- Generating more leads for a specific service
Get as specific as possible. Do you want to achieve a certain conversion rate percentage? Convert a set number of people? And over what time frame do you want to achieve your goal? The clearer you get on your goal, the more likely you’ll be to work towards achieving it.
2. Create a Hypothesis
Next, create a hypothesis for your test. A hypothesis is a statement that outlines what change you will make and what you expect to happen.
Again, your CRO assessment will come in handy here. If you’ve noticed that all of your competitors have a certain element on their landing pages that you don’t, then your hypothesis could be something like:
“If I add [insert element] to my landing page, I expect conversion rates to increase by 1 percent.”
3. Design Test Variations
Now we move on to the creative part of the test—creating the different variations of your landing page for the test. This can be very quick and easy if the test is changing something simple like the color of your CTA button. Or it can be much more time-intensive if you are changing a large part of the page’s design.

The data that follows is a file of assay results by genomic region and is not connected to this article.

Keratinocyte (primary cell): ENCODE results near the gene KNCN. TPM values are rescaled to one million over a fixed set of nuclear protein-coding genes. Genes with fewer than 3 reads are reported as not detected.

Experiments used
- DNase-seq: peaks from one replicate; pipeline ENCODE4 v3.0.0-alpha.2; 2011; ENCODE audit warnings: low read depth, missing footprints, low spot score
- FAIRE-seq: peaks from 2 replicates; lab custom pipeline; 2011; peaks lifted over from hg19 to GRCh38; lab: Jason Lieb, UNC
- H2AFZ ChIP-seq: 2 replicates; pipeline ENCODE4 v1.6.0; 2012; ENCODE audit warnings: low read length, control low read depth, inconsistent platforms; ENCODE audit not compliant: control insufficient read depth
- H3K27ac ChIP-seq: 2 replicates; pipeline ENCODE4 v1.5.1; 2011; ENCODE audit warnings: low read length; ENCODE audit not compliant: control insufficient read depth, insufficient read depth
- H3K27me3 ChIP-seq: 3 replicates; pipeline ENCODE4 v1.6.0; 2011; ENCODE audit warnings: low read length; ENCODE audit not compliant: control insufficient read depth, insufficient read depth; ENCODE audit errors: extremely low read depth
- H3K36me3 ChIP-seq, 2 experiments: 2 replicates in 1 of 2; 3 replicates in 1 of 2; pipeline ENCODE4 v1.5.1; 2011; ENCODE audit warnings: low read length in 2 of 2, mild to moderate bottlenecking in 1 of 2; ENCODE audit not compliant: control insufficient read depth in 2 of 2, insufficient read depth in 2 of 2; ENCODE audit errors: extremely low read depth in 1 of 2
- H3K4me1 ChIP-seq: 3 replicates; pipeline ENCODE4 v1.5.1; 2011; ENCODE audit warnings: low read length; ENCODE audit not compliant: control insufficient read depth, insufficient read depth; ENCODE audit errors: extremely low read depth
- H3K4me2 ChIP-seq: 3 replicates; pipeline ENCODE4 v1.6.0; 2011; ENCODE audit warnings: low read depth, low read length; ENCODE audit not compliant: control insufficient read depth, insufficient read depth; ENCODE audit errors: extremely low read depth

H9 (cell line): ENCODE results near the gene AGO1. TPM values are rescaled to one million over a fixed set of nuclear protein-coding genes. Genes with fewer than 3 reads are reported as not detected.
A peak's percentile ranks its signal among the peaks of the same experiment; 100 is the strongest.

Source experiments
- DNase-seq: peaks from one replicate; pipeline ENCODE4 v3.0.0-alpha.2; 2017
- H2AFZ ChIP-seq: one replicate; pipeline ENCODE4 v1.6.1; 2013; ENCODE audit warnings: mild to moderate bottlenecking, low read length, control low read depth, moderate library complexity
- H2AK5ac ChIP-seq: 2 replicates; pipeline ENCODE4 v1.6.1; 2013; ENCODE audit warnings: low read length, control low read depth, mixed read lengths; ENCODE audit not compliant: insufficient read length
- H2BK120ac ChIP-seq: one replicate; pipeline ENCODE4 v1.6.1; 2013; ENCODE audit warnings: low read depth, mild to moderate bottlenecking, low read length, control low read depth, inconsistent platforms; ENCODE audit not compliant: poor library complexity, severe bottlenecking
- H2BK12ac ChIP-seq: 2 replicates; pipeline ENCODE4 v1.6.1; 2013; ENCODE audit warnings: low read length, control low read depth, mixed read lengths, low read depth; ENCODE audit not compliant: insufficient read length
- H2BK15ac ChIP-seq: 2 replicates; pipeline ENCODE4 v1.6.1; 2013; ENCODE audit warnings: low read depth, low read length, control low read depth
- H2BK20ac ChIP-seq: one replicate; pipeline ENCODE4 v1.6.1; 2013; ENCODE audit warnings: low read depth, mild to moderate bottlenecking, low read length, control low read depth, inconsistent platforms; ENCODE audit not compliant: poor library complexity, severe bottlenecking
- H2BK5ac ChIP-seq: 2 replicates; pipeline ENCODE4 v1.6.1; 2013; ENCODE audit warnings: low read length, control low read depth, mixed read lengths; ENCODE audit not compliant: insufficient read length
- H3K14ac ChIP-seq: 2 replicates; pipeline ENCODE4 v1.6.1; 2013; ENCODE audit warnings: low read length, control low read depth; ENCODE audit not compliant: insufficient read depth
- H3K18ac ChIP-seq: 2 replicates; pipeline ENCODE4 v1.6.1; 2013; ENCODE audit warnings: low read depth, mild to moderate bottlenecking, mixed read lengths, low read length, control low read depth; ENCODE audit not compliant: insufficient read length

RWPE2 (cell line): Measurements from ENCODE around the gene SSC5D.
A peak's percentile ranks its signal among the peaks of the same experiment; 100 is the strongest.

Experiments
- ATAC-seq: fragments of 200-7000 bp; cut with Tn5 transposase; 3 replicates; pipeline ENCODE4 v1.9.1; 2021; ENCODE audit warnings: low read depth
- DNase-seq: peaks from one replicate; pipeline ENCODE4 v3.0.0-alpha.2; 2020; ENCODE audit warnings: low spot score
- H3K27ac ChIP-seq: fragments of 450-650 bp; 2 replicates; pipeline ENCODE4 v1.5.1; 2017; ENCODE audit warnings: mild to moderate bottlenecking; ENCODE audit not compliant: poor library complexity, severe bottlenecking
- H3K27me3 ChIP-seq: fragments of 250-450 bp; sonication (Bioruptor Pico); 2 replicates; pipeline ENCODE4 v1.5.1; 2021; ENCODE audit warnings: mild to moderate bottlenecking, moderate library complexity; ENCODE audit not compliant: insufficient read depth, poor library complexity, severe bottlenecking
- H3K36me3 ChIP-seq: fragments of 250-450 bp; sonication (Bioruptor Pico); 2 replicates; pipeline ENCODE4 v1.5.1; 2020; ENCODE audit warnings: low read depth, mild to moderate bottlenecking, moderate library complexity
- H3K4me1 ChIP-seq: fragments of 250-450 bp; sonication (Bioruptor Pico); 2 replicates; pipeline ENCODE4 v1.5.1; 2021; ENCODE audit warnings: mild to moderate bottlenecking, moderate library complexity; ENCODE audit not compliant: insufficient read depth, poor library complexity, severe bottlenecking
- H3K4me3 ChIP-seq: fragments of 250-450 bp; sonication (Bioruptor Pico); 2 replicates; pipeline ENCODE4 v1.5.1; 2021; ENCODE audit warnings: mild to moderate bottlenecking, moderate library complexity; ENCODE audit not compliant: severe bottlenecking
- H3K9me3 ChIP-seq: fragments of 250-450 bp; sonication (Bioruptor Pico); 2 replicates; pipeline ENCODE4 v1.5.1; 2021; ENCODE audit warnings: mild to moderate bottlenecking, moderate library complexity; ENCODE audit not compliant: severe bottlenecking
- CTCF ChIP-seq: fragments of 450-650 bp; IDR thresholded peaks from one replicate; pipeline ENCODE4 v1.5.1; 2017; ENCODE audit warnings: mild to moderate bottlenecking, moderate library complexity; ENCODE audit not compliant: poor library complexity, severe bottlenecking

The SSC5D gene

You can get a developer to create these page variations or you can use a CRO platform like Optimizely to quickly create different versions of a page.
4. Set Up A/B Testing
If you didn’t use a tool like Optimizely in the previous step, you should absolutely use one here. Platforms like Yieldify, AB Tasty, and Qualaroo are the quickest and easiest ways to build A/B tests and split traffic between them.
This step can still take time, however, and may require cross-departmental collaboration. Don’t rush, though, and make sure you thoroughly test every landing page to ensure conversions are counted correctly before launch. If they are, send traffic to both pages and wait.
5. Analyze Test Results
Once you’ve sent enough traffic to each of your variations it’s time to look at the results. Your CRO platform of choice should make it easy to spot the winning result. Was your hypothesis met? Did conversions increase or decrease? Is the result statistically significant?